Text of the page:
PEI families are perhaps a bit easier to trace than others. For one, the population is smaller and second, there is a wealth of material available. There is free access to the census records for 1881 and 1891 through the National Library and Archives Canada website, and to 1901 and 1911 records through the website Automated Genealogy; the PEI Baptismal Index is on the PEI Public Archives and Records Office website; PEI Marriages and death records are available on Familysearch.org. The PEI Genealogical Society has put its Computerized Master Name Index on the web, and has inexpensive transcripts of cemetery records that can be purchased.  The Island Register has an impressive number of family trees, directories, transcripts of wills, and other documents that volunteers have shared. Then there are the digitized maps and atlases on the website Island Imagined and the full text of local histories on Island Lives. It’s easy to get a start at home.

If other folks are researching their genealogy, what are some important tips that you would offer them?

I’ve probably broken every rule mentioned by experts and regretted it. But first, I think people have to decide what their purpose is. If you just want to organize the information you have on hand, and discover a bit more about your family, then you can take a more casual approach. However, if you want to prove, for instance, that you have a claim to the throne of England, or that George Washington was a cousin, you’ll have to be a lot more careful with documenting your finds and you should consult a book or an expert.

1. As I said, I wished I’d asked my grandparents more about their families. If you have a member of the family who knows the family history, start taking notes. It’s possible that stories about your great grandparents might be of more interest to future generations than absolutely perfect names and dates.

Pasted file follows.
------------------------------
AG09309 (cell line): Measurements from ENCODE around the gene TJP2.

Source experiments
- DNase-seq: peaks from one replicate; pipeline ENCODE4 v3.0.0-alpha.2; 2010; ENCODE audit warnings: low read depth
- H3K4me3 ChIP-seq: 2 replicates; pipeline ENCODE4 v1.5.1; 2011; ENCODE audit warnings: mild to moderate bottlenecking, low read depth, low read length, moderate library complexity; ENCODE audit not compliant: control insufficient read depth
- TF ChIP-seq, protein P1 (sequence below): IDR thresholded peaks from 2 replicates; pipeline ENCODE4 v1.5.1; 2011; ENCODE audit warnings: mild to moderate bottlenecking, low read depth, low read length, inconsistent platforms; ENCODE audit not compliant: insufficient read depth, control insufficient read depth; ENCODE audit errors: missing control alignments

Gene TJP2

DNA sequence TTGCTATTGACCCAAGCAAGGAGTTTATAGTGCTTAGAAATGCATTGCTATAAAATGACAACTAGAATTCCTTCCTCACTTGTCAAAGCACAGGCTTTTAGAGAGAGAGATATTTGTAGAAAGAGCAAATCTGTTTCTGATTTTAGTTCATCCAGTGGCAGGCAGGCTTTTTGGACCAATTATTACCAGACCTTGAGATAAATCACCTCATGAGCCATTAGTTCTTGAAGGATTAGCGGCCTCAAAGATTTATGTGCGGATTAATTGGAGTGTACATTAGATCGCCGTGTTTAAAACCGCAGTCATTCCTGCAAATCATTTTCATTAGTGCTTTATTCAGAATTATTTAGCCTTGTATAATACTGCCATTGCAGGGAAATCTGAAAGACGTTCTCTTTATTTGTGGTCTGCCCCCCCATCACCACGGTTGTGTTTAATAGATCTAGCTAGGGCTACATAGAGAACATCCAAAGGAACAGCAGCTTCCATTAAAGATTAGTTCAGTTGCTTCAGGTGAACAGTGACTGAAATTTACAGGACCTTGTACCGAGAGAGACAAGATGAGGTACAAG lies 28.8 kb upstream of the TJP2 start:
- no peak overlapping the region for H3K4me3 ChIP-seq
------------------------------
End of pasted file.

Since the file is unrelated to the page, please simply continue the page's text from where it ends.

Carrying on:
2. It is very important to keep track of where you found the information and to take down all of the information. Sure enough, the name of the witness at a wedding will turn out to be of interest later on! Since this is supposed to be fun, I don’t think the references have to be good enough for a published paper, but you should be able to find the information again, or get back to a good source, without a lot of trouble. If you want to share your family tree with others, it will help them judge the accuracy of your data. I think it’s also valid to say “this information came from my Aunt Annie” or “this is from a family bible” on a record, and let others decide if they want to use your family tree.

3. When searching, be creative with spelling and dates. People made mistakes on records, even official ones. You might know that the name was Beer, and not Beers, but the person taking the census might not have heard correctly. Archibald MacFadyen appeared in one census record as Arch McFadgeon, for instance, and Beer was spelled as Beers, Bears, and Bear. With my families, people might have been named for a relative, but to avoid confusion they were called by their second name. Depending on the question asked by the census taker (what is your first name, or what are you called) they might have given different answers in two sequential census records. So don’t assume that Annie L, born in 1896 in the 1901 census, is necessarily different from Laura A, born in 1897 in the 1911 census. On the other hand, there were two Charles Aulds living in Queens County PEI, born within a year of each other and both with a wife named Margaret. One had a son named Ramsay and the other had Bertram R. At first, I thought that Bertram must be Bertram Ramsay Auld.

4. Be careful what you copy from others. This requires simple common sense. A mother born in 1840 is unlikely to have had a daughter born in 1845; women had a lot of children, but never four months apart; dates on tombstone might be wrong, but a mother who died before 1860 did not have a child born in 1870; a man might marry at age 14, but not at age 4. Just because something has been published in a book does not necessarily make it more accurate than your family Bible.